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Brussels (Belgium) – The European Union (EU) is preparing binding guidelines for wireless carriers to allow VoIP services such as Skype to run over their cellular network. EU Telecoms Commissioner Viviane Reding stated that there “action” should be taken against carriers that use their market power to block “innovative services.”
The decision of wireless carriers across Europe to prevent Voice-over-IP applications from taking advantage of traditional cellular network connections has struck a nerve with the EU. A report published by Germany’s Handelsblatt newspaper states (article in German here) that the EU has already prepared a draft that would open smartphones to VoIP services. However, “the wording is not as clear as the EU would want it to be,” the publication said.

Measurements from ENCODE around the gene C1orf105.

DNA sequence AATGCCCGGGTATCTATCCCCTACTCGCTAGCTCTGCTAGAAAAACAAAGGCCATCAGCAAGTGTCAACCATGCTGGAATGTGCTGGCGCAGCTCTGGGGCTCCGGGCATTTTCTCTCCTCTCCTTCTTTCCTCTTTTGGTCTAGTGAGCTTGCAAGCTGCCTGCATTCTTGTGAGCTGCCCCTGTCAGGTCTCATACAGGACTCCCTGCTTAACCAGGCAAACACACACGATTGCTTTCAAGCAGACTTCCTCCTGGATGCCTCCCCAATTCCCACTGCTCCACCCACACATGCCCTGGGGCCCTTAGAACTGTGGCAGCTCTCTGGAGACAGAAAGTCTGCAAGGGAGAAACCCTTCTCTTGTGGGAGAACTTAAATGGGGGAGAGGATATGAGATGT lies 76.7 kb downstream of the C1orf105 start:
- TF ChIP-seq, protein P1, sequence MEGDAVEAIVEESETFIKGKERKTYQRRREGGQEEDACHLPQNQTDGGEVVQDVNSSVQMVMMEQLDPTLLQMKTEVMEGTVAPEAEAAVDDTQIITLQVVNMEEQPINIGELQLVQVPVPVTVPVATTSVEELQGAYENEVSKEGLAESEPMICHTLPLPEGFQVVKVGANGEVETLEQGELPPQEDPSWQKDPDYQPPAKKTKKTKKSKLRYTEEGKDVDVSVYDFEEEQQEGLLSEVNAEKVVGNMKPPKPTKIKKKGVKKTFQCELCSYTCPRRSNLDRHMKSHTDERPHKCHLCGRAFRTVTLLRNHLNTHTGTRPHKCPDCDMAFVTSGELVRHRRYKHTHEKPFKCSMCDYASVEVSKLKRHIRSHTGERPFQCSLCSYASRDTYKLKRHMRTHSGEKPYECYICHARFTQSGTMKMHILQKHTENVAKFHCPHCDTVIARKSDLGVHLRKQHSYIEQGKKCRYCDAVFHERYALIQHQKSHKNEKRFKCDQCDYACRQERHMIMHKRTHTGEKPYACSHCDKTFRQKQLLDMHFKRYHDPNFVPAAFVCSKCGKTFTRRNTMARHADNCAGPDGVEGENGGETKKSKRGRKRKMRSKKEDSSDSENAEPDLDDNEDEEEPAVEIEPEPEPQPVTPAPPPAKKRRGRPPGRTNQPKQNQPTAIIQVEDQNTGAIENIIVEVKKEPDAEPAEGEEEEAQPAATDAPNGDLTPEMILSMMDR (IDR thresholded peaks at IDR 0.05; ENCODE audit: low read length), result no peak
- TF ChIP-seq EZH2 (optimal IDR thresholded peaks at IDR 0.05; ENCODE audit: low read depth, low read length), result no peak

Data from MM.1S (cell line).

Right now, each EU country has to decide on how they deal with blocked Internet services. Telecoms Commissioner Viviane Reding recently asked those countries to take legal action against companies that use their market power to “block innovative services.” Handelsblatt also said that Deutsche Telekom’s decision to block VoIP may prompt the EU to look into possible antitrust charges against the carrier. T-Mobile USA is a subsidiary of Deutsche Telekom.
VoIP has always been a touchy topic with traditional telecom companies – first on landlines and now we are seeing a similar, albeit much more dramatic, scenario in the wireless field. The fact that devices such as iPhones and the G1 are tied to wireless flatrates would allow users to make much cheaper phone calls via the carrier’s data network and services such as Skype, circumventing much more expensive cellular network calls and more expensive voice plans.